© Atanas Delchev
The veterinary-medical examination, carried out by specialists at the Green Balkans Rescue Center in Stara Zagora, Bulgaria, showed the presence of two bullets in the body of the Egyptian vulture shot near the city of Jebel. The District Prosecutor’s Office in the city of Kardzhali said that a forensic ballistics examination will establish whether it is possible to determine the exact weapon with which the bird was killed.
We remind you that in September, Boyana – the Egyptian vulture, whose story moved thousands of people around the world, was found dead with traces of a gunshot wound in the area of the city of Jebel. She was the first Egyptian vulture, hatched in a European zoo, released and formed a pair in the wild nature of Bulgaria. The discovery of Boyana’s death came after a team from the Bulgarian Society for the Protection of Birds (BSPS) detected an “alarm signal” from the GPS transmitter of the bird.
The pre-trial proceedings are being monitored by the District Prosecutor’s Office in Kardzhali, and the investigative bodies are from the Regional Administration – Momchilgrad.
The Egyptian vulture is a globally endangered species and the fastest declining bird of prey in Europe. The species is protected and its prosecution falls under the provisions of the Penal Code, which stipulates imprisonment for up to 5 years and a fine of BGN 5,000 to BGN 20,000.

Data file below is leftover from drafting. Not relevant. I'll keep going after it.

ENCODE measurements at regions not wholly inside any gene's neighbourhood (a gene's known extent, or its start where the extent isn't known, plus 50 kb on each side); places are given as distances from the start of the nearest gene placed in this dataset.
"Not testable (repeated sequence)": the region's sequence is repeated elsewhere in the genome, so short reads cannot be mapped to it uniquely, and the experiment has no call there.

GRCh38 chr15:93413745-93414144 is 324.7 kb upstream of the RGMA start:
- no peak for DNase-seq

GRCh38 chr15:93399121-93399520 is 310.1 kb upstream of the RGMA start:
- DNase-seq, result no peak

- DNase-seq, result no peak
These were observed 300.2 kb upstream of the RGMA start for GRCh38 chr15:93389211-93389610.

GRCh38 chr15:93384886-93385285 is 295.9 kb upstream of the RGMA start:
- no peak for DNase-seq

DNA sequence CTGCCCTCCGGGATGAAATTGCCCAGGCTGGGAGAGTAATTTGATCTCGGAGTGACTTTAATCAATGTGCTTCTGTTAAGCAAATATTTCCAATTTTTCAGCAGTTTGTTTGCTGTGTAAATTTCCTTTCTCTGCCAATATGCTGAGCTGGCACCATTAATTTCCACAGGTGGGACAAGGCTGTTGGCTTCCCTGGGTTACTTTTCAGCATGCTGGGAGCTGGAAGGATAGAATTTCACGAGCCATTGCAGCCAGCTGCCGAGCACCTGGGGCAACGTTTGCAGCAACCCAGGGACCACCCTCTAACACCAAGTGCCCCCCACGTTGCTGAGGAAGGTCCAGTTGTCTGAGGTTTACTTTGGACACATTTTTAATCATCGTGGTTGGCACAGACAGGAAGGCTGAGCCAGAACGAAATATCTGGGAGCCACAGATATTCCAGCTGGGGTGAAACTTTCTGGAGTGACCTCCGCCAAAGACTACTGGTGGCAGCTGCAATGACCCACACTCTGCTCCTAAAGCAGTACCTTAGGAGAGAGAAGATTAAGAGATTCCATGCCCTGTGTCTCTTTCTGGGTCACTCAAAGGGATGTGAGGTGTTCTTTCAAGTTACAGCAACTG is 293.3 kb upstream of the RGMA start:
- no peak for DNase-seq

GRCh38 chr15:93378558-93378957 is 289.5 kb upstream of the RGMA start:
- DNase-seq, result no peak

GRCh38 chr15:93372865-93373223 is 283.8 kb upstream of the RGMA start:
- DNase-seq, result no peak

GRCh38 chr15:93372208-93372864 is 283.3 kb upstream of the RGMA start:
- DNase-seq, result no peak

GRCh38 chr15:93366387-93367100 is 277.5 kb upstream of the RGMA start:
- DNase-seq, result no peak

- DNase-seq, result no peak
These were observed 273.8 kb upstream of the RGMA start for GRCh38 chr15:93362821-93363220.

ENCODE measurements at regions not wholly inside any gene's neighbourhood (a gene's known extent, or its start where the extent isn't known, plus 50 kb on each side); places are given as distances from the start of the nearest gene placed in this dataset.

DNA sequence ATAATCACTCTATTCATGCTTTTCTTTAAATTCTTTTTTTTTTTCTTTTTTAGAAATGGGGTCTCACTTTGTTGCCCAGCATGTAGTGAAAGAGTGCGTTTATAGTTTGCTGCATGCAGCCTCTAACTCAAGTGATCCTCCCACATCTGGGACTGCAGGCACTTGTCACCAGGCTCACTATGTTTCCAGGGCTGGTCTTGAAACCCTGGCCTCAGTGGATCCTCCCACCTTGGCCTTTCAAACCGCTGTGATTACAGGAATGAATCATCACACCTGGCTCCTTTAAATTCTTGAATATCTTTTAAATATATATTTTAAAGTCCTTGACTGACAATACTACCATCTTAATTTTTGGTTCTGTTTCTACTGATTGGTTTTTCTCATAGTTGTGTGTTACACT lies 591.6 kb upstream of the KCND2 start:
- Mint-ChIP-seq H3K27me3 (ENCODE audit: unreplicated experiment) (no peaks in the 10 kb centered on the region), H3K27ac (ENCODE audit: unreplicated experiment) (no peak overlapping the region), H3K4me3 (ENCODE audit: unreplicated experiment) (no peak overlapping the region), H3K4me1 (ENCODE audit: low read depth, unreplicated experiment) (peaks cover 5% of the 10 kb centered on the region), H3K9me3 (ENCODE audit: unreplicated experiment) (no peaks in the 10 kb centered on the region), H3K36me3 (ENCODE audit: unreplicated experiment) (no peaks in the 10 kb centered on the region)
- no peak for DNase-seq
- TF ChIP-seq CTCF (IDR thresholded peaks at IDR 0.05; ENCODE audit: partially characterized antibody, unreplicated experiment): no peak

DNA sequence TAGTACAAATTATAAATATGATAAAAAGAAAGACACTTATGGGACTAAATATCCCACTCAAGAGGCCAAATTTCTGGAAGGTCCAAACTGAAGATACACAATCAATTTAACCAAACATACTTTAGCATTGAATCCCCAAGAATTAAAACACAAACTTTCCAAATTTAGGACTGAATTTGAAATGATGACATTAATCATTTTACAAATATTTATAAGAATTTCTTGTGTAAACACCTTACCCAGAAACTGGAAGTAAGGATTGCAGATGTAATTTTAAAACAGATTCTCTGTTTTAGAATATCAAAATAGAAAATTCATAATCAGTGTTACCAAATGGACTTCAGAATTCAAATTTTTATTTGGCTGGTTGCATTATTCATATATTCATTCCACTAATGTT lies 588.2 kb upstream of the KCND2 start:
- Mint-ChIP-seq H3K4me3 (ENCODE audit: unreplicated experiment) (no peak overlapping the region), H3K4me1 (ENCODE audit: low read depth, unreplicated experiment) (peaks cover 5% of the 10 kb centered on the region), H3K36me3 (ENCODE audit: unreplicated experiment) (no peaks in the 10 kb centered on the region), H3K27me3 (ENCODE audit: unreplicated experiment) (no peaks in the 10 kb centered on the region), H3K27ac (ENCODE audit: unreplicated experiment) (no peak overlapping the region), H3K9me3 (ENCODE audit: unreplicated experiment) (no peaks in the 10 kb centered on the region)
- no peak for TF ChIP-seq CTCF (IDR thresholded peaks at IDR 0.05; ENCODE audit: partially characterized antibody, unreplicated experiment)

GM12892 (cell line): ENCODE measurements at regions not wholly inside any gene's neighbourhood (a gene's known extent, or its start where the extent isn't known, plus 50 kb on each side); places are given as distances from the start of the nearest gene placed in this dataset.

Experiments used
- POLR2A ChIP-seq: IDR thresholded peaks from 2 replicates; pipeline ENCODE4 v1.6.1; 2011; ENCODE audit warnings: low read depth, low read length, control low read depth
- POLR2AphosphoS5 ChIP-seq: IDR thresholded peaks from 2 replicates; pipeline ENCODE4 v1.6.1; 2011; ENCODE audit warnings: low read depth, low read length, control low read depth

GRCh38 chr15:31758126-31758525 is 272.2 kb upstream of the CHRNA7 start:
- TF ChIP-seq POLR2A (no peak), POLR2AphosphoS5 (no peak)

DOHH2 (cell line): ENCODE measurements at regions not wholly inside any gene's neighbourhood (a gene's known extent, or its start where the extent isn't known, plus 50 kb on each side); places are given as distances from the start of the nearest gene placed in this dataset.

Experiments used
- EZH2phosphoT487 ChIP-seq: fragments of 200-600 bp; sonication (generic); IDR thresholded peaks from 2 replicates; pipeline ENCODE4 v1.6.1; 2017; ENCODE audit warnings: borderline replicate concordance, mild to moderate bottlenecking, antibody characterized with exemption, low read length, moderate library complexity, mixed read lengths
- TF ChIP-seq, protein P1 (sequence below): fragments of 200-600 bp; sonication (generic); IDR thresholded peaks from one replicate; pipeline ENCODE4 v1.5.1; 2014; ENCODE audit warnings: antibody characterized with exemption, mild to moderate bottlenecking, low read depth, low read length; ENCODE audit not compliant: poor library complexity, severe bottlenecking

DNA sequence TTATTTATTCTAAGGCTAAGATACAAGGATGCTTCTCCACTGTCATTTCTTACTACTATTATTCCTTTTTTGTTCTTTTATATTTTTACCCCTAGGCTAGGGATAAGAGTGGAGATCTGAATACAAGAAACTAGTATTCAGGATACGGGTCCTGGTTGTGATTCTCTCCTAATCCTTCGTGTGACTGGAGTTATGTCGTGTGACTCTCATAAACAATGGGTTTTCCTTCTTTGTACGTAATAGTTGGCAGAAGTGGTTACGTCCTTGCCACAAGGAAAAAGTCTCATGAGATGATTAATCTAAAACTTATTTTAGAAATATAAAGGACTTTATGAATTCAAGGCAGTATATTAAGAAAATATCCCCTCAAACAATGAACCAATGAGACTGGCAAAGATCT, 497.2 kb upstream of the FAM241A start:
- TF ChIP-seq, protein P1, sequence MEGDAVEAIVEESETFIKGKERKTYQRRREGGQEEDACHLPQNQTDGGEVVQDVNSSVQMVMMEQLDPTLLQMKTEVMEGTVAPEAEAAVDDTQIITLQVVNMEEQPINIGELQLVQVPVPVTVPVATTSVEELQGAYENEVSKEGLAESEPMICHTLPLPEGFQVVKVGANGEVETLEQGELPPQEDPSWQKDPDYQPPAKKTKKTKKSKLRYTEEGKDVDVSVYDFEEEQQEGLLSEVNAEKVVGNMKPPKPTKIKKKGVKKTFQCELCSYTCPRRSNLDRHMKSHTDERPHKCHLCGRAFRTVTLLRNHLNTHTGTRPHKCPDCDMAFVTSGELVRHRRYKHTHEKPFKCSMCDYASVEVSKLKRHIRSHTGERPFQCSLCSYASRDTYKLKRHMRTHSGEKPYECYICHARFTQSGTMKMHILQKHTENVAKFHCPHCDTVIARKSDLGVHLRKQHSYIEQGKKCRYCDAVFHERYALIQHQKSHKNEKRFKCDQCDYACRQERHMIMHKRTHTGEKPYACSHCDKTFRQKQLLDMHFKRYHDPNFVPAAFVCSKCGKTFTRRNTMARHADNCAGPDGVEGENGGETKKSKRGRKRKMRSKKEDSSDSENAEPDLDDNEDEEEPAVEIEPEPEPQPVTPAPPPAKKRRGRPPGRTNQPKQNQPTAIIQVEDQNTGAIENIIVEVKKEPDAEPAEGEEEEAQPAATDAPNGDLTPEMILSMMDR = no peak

We remind you that in the last two years this is the second case of vulture poaching in the Kardzhali region after a Cinereous vulture was shot and later died of its wounds. Last year, another case shook the nature protection community not only in our country but also caused an echo in Europe – in Razgrad was caught a poacher, in whose home frozen corpses and preparations of more than 20 species of protected birds and mammals were found. Crimes against wildlife cause a significant decrease in biological diversity and can in an instant nullify years of effort to protect a species.
BSPB and Green Balkans are working to save the Egyptian vulture from extinction through a large-scale project “Egyptian Vulture New LIFE” (LIFE16 NAT/BG/874), which unites the efforts of more than 20 organizations in 14 countries in Europe, the Middle East and Africa .